However, HMIe said the council “has not fully explained the educational benefits claimed and how they will be realised”, and stated that parents were “justifiably” concerned about the travel costs and transport arrangements.

Mr Westbrook’s study shows that almost a third of Burravoe residents work outside Yell, mainly commuting to jobs in Lerwick or at Sullom Voe. Among his findings are that shutting the school would discourage families with young children from living in the area.

He also believes closure would continue the trend towards an ageing population and reduce the pool of local staff for private firms seeking to develop their businesses. Mr Westbrook suggests those young adults continuing to live in the island will increasingly gravitate towards Mid Yell, though the potential for Enertrag’s 12-18 turbine windfarm does provide some optimism for the area’s future.


Mr Westbrook’s conclusion on the impact losing its school could have on the fragile Sandness community makes for stark reading: “Closure of the school is a threat to the longer term sustainability of the community, and potentially, of its major employer [Jamieson’s Spinning Mill, which employs 31 people locally]. Closure, or a major reduction in employment at the mill, would be a devastating blow to the local and wider economies.”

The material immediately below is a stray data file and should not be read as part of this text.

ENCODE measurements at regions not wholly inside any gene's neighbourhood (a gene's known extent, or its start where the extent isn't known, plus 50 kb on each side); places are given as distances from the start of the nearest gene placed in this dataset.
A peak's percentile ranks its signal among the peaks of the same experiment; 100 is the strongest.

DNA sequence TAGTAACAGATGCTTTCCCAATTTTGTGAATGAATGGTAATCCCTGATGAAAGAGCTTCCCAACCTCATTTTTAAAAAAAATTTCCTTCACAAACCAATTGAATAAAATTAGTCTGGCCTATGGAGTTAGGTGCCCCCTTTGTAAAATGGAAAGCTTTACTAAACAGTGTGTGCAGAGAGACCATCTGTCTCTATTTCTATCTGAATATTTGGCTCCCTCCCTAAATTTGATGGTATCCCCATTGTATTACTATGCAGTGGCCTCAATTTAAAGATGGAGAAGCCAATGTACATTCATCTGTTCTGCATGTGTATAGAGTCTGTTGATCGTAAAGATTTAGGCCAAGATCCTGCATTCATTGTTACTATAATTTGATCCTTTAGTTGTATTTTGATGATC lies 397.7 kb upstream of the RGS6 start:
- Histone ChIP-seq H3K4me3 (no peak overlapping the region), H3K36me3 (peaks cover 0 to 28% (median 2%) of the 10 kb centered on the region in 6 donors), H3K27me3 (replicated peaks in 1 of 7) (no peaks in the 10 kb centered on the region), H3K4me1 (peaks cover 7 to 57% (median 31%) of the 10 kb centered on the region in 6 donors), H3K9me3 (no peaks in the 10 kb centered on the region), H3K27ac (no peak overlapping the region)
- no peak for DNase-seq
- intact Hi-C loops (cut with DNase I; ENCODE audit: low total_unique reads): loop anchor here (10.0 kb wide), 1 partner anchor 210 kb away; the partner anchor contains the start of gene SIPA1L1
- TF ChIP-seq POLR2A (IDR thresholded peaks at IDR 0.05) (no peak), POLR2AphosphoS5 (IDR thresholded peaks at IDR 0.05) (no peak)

Given that Skerries’ three-pupil secondary was saved from the axe by councillors on the back of a report outlining similarly grave implications for that community, Mr Westbrook’s conclusion may give the West Side area fresh hope that the school will be saved.

The mooted cost savings also proved a bone of contention in Sandness during the consultation period. The SIC’s new estimate is £54,904-a-year, which is higher than the annual £41,084 savings figure of three months ago. That is primarily due to £8,000 of economies resulting from no longer having to transport school meals prepared at Happyhansel to Sandness each day.

The figures also take into account an estimated £18,203 in transport costs. Parents had been given a choice of sending their children to either Aith or Happyhansel, but the former option was ditched in line with parents’ unanimous view that Happyhansel would be a more convenient alternative.

Three-quarters of the 72 respondents were against the proposal, with only six per cent favouring closure. HMIe’s report discovered that parents, staff and pupils were happy with the quality of education on offer and did not want to lose their school.

The inspectorate’s March report called on the council to make clear the claimed educational benefits of closure and clarify its financial calculations. HMIe did note that closure may “enable the council to make more efficient and effective use of its resources to the benefit of learners in the wider community”.

Schools officials state that the school’s eight pupils would benefit from daily access to a larger peer group and more “focused” delivery of education, while it would also lead to a “more viable cohort of children for a variety of group and team activities”.